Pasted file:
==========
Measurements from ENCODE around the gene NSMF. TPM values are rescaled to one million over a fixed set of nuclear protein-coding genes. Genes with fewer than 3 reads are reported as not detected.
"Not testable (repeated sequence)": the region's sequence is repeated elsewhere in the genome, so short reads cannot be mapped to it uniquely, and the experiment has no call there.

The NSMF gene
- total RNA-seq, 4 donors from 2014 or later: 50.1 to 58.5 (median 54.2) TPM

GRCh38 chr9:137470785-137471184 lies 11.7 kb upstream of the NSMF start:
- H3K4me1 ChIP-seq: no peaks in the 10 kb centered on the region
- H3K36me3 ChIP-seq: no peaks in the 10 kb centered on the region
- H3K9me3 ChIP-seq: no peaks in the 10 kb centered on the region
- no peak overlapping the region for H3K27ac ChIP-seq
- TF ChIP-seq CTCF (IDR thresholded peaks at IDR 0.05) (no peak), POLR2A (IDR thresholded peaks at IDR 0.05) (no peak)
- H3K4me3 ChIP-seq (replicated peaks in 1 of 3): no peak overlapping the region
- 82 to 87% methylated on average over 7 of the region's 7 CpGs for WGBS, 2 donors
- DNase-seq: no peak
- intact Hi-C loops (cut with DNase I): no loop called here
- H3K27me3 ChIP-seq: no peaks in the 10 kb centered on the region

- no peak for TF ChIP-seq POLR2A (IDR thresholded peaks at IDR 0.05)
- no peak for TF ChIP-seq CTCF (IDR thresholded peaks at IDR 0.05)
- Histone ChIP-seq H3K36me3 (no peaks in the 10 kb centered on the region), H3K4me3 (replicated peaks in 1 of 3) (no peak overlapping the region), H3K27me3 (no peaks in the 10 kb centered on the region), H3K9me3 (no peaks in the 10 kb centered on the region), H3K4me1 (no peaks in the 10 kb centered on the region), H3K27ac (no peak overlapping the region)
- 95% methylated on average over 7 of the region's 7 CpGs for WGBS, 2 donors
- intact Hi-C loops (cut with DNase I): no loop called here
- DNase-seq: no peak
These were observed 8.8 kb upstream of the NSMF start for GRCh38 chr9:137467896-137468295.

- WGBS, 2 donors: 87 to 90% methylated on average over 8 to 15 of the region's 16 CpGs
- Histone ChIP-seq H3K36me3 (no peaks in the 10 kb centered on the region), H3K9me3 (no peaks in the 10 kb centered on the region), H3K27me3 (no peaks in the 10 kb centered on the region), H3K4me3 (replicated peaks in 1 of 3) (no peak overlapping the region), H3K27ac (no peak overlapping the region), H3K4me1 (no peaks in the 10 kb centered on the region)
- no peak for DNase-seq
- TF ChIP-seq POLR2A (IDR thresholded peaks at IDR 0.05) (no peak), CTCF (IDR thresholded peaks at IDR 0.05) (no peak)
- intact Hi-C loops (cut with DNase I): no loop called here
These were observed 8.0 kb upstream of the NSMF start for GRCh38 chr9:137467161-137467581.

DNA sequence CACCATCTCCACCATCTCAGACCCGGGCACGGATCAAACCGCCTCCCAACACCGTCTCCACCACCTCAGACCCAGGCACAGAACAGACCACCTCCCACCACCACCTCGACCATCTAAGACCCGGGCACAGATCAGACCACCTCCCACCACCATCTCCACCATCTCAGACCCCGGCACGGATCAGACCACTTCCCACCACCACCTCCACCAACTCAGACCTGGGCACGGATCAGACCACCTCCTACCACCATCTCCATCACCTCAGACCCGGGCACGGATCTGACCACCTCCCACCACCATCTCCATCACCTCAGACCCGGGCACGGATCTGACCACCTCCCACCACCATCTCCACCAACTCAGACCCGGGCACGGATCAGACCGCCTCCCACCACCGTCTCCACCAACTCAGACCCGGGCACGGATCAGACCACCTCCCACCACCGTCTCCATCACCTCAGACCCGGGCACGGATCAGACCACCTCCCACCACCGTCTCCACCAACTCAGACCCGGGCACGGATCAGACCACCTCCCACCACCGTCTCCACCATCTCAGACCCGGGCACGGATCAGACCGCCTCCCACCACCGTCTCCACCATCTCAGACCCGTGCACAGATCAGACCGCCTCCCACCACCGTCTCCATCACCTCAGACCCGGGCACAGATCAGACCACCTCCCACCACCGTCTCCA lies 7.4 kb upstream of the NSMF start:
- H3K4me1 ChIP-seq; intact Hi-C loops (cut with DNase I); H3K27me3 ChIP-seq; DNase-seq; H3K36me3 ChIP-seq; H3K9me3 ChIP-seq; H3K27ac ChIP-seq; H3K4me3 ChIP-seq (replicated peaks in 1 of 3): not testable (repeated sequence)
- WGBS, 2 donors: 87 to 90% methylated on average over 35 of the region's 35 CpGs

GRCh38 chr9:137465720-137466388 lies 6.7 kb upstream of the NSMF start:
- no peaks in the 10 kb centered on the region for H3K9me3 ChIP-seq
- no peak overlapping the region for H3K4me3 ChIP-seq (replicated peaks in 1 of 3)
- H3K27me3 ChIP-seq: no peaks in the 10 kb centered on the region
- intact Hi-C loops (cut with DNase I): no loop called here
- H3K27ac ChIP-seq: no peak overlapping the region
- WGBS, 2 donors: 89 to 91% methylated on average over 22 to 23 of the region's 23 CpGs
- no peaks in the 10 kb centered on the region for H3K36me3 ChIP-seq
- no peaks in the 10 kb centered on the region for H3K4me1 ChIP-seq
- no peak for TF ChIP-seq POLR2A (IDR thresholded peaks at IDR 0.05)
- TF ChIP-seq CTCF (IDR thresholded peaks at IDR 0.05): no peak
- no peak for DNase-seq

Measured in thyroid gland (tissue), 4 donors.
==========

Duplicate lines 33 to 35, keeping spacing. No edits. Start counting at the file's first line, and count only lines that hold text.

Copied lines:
- no peaks in the 10 kb centered on the region for H3K9me3 ChIP-seq
- no peak overlapping the region for H3K4me3 ChIP-seq (replicated peaks in 1 of 3)
- H3K27me3 ChIP-seq: no peaks in the 10 kb centered on the region